Here are some of the things we’re reading this week — from commentary about Donald Trump’s growing cabinet to a discussion of the imperative for protest and resistance in the face of authoritarianism. An additional longread explores the Ghost Ship fire in Oakland, which may not at first seem connected to presidential politics, but in fact lies at the core of the heart of resistance in America.
‘Rex Tillerson, from a Corporate Oil Sovereign to the State Department‘ (Steve Coll for the New Yorker)
If the idea of a former oil executive as Secretary of State troubles you, you’re not alone. As this profile illustrates, you should probably be even more troubled than you already feel — Trump’s ‘swamp,’ far from being drained, is filling up fast. Clear conflicts of interest arise when it comes to someone with deep ties to the oil industry, and to Russia, tasked with setting and enforcing U.S. foreign policy.
If Tillerson is confirmed, he would be in a position to benefit the corporation where he spent his career, by, for example, advocating for the easing of Russian sanctions. In general, Tillerson and ExxonMobil have argued against economic sanctions as an instrument of American foreign policy. Tillerson’s compensation over the years has included large amounts of Exxon stock; he would presumably be required to divest those holdings, but at a minimum, the appearance of a conflict of interest would remain, because of his long service at Exxon and the wealth it has given him.
‘Why We Must Protest‘ (Masha Gessen for Lithub)
With the rise of Trumpism comes the inevitable protest, followed by the followup — why protest? What’s the point? Who is even listening? Gessen articulates a compelling case for the need for radical protest, an imperative that should be driving all within the U.S. — especially with evidence that the incoming administration intends to suppress protest activity on inauguration day itself.
Posting guard is a reasonable and measured response to a clear threat. When a neighbor threatens to poison your dog, you secure the fence. When an aggressive power threatens to invade, a state arms and fortifies its borders. And when an autocrat-elect threatens your liberties, you post guard around them.
‘Fight Trump: Stop Deportations By Any Means‘ (George Ciccariello-Maher for Verso)
Deportations are one of the biggest threats, and fears, of the near future. Members of communities vulnerable to deportation have been leveraging every possible tool to fight them. Now, it’s time for those who want to work in solidarity with them to shoulder some of the burden. Fighting deportations is a moral imperative.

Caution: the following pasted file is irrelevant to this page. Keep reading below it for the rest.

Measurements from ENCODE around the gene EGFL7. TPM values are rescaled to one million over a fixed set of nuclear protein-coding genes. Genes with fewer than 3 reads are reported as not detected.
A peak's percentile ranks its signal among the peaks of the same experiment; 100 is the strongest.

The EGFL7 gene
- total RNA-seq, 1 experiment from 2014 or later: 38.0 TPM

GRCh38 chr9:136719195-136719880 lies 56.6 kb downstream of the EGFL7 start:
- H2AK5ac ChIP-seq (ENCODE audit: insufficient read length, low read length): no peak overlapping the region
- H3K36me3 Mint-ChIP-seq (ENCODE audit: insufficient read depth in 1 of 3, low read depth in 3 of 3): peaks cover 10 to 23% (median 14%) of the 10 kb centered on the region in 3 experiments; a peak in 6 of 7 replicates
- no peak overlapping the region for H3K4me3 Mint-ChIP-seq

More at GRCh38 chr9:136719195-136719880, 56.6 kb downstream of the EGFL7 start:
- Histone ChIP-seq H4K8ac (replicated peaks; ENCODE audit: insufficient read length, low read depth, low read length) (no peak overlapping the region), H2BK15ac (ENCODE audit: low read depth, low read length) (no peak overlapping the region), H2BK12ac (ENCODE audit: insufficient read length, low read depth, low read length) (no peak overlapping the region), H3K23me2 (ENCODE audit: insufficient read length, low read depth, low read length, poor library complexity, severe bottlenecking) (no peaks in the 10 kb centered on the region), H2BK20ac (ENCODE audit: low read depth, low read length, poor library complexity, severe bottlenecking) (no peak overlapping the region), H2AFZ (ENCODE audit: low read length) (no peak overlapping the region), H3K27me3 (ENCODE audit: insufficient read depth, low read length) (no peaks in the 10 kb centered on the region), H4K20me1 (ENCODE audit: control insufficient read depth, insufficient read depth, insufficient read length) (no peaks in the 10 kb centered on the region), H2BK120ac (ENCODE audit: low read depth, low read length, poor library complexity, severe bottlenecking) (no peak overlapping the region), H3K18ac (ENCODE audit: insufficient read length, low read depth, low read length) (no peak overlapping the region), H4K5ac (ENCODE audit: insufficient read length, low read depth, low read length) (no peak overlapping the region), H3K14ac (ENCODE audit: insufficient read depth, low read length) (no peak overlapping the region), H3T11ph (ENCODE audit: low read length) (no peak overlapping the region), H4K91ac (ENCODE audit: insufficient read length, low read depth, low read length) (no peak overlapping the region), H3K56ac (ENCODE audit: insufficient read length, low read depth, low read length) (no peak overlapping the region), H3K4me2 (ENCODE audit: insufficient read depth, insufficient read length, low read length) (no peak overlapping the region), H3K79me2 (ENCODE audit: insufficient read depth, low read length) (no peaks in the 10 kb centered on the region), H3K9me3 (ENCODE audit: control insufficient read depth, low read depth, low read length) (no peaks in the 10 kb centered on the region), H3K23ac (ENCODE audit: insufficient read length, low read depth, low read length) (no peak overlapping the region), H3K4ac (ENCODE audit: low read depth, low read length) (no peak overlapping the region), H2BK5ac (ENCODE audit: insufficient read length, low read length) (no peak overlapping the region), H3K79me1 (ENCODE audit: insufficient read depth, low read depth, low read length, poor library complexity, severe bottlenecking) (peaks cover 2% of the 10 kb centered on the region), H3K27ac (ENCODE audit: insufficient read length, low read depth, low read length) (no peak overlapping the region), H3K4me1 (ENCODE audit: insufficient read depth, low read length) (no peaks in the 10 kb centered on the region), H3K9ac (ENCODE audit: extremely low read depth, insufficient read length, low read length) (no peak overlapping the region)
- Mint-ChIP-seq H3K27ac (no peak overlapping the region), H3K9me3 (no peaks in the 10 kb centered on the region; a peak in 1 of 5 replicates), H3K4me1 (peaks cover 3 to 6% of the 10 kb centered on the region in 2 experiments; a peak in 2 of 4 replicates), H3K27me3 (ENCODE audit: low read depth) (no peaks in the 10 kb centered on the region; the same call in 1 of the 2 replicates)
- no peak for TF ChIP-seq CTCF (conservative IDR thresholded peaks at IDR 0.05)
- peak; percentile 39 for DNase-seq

Direct action against deportation works, both tactically — to hinder ICE’s functioning while concretely protecting some from the hell of deportation — but also politically, as a tool for mass mobilizing and to provoke a national debate over the freedom of movement. Moving forward, organizations with deep roots in local communities will prove crucial relay points for a broader anti-deportation strategy, building the necessary infrastructure locally while networking nationally and shepherding volunteers and organizers into mass, mobile flying squads capable of obstructing ICE’s work by warning communities and physically preventing raids from being carried out.
‘Trumped and Abandoned‘ (Susan Faludi for The Baffler)
The rise of the angry white male in the U.S. is sometimes painted as a recent development. Faludi traces its origins deep into the heart of the 1990s, when the current form of white male rage was in the throes of its birthing pains. If you want to understand what has led to today, look to where it came from.
For the last twenty years and more, the Angry White Males have been looking for a general to storm the ramparts and lead them across the water. Donald Trump is only the latest in a string of plutocrats and media personalities impersonating wartime commanders and working-class heroes, inveighing against immigrants and championing gun rights. And in all that time, and through all those found-and-lost saviors, Hillary Clinton has been their perpetual Princess of Darkness, the sybil of female usurpation, the root and fount of all male decline, disappointment, and betrayal.
‘After Ghost Ship Fire, Oakland DIY Grapples With a Broken System‘ (Sam Lefebrve for Pitchfork)
The terrible fire in Oakland’s Ghost Ship has sparked a ream of thinkpieces — many written by people outside the Bay Area who don’t understand the peculiar twist of circumstances, class war, culture, poverty, and neglect that contributed to the fire. The East Bay Express is producing exemplary reporting — not surprising, for a paper rooted in the community and culture of Oakland — and this piece by Sam Lefebrve lays out the complexities of the situation that led to the fire, and why there are no easy solutions. In an era when unsafe communities are about to become less so, when creative expression is likely to be suppressed, this is an important conversation and one that must be handled with care.
Drained late last century by declining tax revenue and selective civic neglect, Oakland boasts a constellation of seemingly derelict warehouses, storefronts, and churches. Within many of their shabby exteriors, however, are places of creative invention and possibility. These homes and venues—known by cryptic names rarely recorded in the press—cradle scenes that slip between categories; they’re where as-yet-unnamed subcultures gestate. For non-conforming bodies harassed and abused at other clubs, they’re sanctuaries.
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Photo: Travis Wise/Creative Commons